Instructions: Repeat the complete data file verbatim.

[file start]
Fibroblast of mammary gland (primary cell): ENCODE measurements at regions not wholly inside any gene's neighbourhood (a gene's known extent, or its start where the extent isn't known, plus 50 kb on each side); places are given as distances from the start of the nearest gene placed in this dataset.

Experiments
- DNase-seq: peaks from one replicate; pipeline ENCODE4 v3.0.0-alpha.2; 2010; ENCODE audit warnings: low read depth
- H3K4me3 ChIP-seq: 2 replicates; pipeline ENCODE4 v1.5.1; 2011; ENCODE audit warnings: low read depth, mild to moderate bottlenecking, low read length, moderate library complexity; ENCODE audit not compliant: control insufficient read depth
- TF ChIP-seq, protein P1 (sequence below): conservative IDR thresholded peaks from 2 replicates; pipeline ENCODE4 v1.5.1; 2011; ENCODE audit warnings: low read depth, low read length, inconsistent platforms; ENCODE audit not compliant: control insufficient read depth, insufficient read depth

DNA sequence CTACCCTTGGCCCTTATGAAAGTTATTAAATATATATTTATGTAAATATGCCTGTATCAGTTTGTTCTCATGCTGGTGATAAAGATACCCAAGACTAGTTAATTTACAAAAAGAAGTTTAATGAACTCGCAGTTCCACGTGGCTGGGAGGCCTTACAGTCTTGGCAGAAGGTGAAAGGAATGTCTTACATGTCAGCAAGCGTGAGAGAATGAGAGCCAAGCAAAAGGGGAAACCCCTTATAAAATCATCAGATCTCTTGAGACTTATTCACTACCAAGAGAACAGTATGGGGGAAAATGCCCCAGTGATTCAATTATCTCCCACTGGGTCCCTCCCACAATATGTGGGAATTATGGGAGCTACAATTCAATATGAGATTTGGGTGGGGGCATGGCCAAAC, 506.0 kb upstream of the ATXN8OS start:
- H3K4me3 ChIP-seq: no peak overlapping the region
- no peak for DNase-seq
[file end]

Fibroblast of mammary gland (primary cell): ENCODE measurements at regions not wholly inside any gene's neighbourhood (a gene's known extent, or its start where the extent isn't known, plus 50 kb on each side); places are given as distances from the start of the nearest gene placed in this dataset.

Experiments
- DNase-seq: peaks from one replicate; pipeline ENCODE4 v3.0.0-alpha.2; 2010; ENCODE audit warnings: low read depth
- H3K4me3 ChIP-seq: 2 replicates; pipeline ENCODE4 v1.5.1; 2011; ENCODE audit warnings: low read depth, mild to moderate bottlenecking, low read length, moderate library complexity; ENCODE audit not compliant: control insufficient read depth
- TF ChIP-seq, protein P1 (sequence below): conservative IDR thresholded peaks from 2 replicates; pipeline ENCODE4 v1.5.1; 2011; ENCODE audit warnings: low read depth, low read length, inconsistent platforms; ENCODE audit not compliant: control insufficient read depth, insufficient read depth

DNA sequence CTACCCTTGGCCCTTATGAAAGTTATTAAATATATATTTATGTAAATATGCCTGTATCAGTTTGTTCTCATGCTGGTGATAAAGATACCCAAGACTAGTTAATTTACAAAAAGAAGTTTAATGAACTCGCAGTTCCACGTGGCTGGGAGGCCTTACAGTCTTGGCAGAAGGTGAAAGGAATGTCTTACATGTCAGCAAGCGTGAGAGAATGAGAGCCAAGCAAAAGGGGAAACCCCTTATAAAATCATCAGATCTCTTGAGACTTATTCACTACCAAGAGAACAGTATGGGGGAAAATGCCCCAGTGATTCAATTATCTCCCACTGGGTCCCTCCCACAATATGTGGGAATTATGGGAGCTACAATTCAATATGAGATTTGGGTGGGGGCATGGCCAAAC, 506.0 kb upstream of the ATXN8OS start:
- H3K4me3 ChIP-seq: no peak overlapping the region
- no peak for DNase-seq